Building Abatement Demolition Company Inc.: Great, BAD Solutions
- Written by: Building Abatement Demolition Company Inc.: Great, BAD Solutions
- Produced by: Building Abatement Demolition Company Inc.: Great, BAD Solutions
- Estimated reading time: 5 mins
When the market took a turn for the worst, Jud Stringer decided to take his experience in asbestos abatement and start his own operation. Stringer founded Building Abatement Demolition Company Inc. (BAD Company) in 2007, despite discouragement from family and friends. Since the Texas-based company’s establishment, Stringer has been able to prove the naysayers wrong.
“Everybody in my family when I started this said I was crazy for leaving a good job,” says Stringer. “When I started BAD Company, I started with a $700,000 backlog of work and $50,000 of working capital.”
Stringer explains that when he started doing asbestos abatement many believed the trade would quickly die out. “People told me I was wasting my time and that asbestos would soon be gone,” he details. However, the longer Stringer remains in the industry, the more he realizes that asbestos is still commonly found intermixed with the building materials of older structures, and it will be a long time before it is completely removed from buildings across the country.
However, Stringer was confident. The management staff he originally organized for BAD Company offered over 55 years of combined experience. Today BAD Company employs only the best in the abatement and demolition industry to complete work across the state.
He had good reason to feel secure with his career change, as Stringer’s experience in asbestos abatement dates back to 1991. “A couple friends of mine and some people close to my hometown did that kind of work,” he says. “The state had just regulated the asbestos and it all had to be removed. I was 18 at the time. It was nothing for us to get called to a job and go work for several months at a time; working 12 hours a day, seven days a week.”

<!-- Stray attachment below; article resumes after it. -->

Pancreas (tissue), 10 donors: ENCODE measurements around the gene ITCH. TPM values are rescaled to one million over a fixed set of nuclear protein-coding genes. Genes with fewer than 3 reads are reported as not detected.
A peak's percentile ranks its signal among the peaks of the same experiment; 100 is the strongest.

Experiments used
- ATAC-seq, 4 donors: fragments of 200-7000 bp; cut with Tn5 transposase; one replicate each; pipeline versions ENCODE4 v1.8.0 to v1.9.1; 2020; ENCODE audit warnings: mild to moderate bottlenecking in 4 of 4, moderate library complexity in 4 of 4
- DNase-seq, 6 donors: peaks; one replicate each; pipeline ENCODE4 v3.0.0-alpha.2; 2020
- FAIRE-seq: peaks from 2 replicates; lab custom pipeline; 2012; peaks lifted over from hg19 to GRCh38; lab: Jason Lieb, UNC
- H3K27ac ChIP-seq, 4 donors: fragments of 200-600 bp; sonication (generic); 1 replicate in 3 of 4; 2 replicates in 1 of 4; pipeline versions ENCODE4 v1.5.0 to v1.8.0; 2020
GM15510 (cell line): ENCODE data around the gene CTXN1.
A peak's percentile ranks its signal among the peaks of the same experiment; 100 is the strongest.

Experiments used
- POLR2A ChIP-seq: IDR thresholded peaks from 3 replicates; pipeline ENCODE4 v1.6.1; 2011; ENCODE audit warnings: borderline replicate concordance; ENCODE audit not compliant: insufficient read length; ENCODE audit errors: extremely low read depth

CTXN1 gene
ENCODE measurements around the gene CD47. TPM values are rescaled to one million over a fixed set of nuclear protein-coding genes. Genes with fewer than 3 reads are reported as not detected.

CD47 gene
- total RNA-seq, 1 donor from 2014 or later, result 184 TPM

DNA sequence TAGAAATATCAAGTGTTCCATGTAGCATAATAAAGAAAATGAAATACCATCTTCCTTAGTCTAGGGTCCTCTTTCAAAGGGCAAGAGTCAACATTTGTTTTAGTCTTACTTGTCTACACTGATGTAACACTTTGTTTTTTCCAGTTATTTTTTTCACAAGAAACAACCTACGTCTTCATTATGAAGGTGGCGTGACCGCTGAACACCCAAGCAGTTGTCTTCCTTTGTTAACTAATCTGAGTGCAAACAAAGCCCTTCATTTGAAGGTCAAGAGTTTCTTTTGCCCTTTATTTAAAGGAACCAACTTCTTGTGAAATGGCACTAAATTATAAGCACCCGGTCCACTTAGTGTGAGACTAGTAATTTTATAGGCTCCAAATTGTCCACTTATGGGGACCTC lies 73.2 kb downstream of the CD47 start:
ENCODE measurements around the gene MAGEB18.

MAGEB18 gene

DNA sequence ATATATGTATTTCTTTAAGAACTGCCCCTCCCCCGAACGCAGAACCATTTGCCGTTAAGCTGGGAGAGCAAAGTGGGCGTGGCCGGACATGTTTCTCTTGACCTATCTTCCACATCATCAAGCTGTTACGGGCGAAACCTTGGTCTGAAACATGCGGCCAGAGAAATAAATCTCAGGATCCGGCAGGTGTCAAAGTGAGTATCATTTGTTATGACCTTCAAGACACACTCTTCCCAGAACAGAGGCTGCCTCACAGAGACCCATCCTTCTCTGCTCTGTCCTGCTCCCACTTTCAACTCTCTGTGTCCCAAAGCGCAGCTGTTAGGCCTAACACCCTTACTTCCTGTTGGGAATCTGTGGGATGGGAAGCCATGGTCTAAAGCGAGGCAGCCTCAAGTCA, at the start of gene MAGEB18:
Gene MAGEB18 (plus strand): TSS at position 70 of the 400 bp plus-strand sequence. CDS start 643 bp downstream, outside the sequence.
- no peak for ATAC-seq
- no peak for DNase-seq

When BAD Company was established, Stringer took his years of experience and knowledge of the construction industry to create a business that is set apart from most competitors in the field. Today the company is an expert in asbestos abatement, lead and mold remediation, structural and interior demolition and underground storage tank removal. According to Stringer, many of BAD Company’s competitors only offer one of these many services.
Managing a Legitimate Hazard
It seems as though Stringer’s dream has weathered the storm, and BAD Company takes pride in its ability to tackle any size of job. Stringer reports the company completes an average of 200 projects a year throughout Texas, and on average projects will range from $25,000 to $400,000; some are larger, some smaller.
Regardless of the scope of a project, BAD Company employs approximately 49 people who are highly trained to help building owners, developers and general contractors tackle any project. This includes making a worksite assessment prior to starting a job. “Before any construction or demolition, there has to be an asbestos assessment on the site,” says Stringer.
He often runs into situations where contractors just were unaware of the presences of asbestos because the assessment wasn’t made. “I find that I get called to a job that a contractor has been working on and had never done a survey,” says Stringer. “About 50 percent of participants in the construction industry know what asbestos is, the other 50 percent are uneducated and just don’t know.”
Officials who enforce state regulations are relentless on monitoring asbestos abatement. Stringer reports some contractors rack up fines that can reach $10,000 a day, a violation for not meeting state standards. He is quick to proudly note that BAD Company can come in and help remedy that issue.